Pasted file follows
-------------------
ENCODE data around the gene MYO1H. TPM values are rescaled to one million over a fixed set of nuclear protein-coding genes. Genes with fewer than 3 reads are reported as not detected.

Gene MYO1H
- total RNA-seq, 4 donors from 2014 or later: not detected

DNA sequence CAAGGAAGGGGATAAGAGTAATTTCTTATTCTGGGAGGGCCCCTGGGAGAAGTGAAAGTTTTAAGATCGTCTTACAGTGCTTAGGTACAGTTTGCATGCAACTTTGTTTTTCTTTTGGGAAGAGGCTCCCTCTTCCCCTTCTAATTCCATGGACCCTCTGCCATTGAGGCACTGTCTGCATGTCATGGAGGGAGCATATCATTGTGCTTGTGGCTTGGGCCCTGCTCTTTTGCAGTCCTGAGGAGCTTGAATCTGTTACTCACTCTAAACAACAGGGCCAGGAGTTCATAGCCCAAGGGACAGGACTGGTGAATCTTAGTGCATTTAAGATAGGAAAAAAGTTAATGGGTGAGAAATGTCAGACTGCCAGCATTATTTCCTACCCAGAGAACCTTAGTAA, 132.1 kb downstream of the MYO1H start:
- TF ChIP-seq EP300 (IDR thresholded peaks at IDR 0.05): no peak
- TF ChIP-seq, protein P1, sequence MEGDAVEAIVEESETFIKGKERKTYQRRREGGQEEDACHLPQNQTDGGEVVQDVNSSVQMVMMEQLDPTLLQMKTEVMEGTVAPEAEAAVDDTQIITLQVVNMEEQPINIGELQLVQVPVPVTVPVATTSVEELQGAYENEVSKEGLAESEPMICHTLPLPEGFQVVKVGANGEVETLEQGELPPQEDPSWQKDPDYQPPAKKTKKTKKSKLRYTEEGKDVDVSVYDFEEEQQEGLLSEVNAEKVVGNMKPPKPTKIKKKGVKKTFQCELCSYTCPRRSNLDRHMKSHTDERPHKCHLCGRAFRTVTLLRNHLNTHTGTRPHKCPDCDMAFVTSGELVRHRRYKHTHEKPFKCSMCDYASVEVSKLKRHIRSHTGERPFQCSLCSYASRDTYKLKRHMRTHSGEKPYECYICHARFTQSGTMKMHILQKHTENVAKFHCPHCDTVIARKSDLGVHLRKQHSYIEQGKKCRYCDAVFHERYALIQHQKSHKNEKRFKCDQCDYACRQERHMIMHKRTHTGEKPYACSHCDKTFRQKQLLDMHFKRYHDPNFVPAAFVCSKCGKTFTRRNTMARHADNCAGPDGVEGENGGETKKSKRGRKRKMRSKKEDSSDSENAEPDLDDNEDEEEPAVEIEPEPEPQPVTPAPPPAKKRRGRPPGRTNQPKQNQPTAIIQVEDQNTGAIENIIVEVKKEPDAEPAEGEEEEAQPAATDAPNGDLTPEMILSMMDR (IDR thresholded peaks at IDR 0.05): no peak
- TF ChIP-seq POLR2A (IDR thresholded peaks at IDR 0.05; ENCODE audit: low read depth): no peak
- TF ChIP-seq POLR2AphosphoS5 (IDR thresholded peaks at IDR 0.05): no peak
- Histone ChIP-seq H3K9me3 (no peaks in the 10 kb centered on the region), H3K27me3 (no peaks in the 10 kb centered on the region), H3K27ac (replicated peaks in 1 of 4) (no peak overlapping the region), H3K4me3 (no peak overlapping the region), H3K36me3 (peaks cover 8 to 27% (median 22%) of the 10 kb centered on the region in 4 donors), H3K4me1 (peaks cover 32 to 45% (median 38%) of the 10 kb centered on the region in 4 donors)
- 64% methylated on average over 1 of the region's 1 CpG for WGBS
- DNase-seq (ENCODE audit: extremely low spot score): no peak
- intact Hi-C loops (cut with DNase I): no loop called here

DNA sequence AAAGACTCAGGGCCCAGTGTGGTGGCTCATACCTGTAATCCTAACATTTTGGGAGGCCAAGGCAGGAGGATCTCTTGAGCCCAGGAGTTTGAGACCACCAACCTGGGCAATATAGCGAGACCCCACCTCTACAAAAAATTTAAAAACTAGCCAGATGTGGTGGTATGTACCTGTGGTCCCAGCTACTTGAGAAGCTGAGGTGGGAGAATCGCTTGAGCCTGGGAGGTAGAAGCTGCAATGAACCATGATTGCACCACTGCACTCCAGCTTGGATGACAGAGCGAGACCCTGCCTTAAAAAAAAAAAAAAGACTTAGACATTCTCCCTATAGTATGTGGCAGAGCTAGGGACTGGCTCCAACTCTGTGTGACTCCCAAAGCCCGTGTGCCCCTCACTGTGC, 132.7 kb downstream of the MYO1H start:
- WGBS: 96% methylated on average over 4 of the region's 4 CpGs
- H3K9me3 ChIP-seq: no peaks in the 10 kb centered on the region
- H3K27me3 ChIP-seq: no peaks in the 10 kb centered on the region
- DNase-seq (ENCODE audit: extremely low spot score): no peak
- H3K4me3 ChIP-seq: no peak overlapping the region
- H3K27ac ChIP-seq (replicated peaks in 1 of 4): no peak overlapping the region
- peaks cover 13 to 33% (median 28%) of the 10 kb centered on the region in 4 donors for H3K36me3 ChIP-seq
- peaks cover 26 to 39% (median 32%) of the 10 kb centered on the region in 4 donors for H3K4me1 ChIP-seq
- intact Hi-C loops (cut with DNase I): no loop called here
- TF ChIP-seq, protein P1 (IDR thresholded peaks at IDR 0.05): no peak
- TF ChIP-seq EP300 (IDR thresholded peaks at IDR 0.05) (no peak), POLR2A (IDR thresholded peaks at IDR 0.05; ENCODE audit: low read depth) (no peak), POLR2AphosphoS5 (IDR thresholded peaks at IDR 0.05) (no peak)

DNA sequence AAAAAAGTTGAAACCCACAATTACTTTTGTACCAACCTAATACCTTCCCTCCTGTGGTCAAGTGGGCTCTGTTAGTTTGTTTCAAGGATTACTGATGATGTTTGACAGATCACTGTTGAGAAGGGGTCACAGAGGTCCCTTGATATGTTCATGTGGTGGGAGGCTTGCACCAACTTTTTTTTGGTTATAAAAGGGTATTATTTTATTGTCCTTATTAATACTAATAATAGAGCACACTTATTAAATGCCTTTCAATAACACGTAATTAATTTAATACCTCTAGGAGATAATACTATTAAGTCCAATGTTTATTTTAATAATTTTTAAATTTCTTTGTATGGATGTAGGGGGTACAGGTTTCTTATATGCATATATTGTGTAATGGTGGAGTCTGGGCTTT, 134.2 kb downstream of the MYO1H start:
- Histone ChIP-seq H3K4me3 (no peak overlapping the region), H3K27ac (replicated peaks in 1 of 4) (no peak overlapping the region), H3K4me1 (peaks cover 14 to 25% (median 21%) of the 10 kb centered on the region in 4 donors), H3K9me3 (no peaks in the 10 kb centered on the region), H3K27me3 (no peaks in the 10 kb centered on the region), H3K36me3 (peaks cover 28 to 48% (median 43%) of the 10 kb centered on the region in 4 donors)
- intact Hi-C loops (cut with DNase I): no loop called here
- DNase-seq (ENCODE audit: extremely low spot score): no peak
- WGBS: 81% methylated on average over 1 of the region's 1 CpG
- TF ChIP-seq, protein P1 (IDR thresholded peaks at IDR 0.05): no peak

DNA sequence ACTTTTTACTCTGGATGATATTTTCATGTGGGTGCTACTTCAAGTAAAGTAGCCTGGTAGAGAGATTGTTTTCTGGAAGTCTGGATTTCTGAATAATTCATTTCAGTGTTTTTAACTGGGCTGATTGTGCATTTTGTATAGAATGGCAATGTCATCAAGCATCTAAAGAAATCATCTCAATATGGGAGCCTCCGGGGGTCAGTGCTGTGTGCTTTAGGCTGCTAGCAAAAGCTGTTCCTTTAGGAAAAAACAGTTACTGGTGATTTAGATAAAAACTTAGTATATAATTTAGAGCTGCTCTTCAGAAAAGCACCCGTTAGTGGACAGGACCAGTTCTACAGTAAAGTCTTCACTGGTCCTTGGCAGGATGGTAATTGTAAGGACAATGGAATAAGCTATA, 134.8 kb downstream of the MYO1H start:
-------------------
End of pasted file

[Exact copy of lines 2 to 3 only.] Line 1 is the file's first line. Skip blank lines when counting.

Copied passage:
Gene MYO1H
- total RNA-seq, 4 donors from 2014 or later: not detected